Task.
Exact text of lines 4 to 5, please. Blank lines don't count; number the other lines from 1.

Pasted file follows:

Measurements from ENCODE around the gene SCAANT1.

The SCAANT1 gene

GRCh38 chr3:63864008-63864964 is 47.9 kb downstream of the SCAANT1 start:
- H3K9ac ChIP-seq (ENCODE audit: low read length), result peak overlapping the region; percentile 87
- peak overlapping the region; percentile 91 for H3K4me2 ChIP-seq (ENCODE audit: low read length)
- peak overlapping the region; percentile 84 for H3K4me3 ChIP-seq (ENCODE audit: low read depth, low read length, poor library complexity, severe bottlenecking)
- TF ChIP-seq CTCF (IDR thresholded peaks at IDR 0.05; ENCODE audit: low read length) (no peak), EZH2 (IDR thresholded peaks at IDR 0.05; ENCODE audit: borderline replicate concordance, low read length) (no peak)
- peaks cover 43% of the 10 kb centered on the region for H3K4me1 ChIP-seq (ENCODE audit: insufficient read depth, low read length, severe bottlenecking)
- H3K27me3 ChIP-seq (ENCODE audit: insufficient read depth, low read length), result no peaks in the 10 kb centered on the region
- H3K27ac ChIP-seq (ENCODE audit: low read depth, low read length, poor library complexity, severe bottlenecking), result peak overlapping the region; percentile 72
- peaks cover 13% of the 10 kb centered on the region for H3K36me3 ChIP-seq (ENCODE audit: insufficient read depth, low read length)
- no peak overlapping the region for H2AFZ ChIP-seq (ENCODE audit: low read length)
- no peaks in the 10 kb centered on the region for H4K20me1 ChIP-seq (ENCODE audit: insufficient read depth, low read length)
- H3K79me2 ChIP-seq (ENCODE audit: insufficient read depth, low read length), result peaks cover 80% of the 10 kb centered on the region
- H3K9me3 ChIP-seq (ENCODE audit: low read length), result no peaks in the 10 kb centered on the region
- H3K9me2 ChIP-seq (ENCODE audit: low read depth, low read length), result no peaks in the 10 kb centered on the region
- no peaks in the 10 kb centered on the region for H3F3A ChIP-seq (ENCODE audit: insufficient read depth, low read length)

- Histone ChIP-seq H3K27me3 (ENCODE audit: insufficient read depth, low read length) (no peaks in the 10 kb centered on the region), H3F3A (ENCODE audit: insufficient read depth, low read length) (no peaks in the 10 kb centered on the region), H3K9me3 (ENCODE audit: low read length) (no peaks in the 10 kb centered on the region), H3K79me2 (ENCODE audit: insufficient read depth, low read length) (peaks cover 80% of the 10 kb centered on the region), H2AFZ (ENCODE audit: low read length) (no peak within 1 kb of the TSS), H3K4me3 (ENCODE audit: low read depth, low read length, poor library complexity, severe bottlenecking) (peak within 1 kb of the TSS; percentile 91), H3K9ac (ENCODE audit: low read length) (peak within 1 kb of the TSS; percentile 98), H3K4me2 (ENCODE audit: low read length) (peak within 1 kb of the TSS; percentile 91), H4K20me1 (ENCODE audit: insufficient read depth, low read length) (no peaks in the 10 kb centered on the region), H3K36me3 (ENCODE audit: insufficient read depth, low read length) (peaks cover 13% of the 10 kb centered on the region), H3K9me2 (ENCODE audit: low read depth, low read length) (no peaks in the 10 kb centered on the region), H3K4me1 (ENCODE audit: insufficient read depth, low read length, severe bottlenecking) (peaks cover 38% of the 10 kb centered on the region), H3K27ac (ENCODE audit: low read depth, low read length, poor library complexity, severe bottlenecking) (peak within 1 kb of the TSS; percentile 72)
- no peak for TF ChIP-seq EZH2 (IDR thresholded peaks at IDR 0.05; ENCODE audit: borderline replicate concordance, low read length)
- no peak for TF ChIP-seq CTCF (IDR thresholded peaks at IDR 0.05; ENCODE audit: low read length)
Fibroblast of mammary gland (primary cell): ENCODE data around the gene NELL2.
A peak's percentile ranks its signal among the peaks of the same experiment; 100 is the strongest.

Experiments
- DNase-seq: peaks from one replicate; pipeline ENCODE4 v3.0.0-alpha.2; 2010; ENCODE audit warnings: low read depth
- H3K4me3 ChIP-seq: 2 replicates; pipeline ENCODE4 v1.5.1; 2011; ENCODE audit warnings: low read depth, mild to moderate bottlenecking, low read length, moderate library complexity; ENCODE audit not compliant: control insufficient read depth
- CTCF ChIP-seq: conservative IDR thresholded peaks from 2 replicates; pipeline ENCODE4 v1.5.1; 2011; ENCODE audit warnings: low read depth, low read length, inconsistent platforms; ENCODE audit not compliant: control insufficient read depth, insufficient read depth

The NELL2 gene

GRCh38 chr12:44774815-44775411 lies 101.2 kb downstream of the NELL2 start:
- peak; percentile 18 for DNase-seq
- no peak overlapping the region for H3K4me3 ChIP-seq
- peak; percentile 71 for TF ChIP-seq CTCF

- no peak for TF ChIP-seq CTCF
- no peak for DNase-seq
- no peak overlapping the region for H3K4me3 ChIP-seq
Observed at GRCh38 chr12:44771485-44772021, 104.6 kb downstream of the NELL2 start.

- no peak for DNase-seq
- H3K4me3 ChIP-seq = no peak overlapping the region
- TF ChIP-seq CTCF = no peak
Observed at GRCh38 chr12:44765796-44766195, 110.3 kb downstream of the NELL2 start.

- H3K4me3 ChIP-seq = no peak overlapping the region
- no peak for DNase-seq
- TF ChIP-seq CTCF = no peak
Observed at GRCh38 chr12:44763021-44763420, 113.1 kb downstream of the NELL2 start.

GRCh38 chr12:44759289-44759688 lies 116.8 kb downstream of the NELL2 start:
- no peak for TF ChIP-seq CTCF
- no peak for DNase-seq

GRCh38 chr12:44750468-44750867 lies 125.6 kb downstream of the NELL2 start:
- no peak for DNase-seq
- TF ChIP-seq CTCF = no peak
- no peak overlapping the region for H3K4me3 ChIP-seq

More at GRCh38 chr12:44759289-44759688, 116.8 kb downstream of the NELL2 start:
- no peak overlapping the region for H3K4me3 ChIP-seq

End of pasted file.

- H3K9ac ChIP-seq (ENCODE audit: low read length), result peak overlapping the region; percentile 87
- peak overlapping the region; percentile 91 for H3K4me2 ChIP-seq (ENCODE audit: low read length)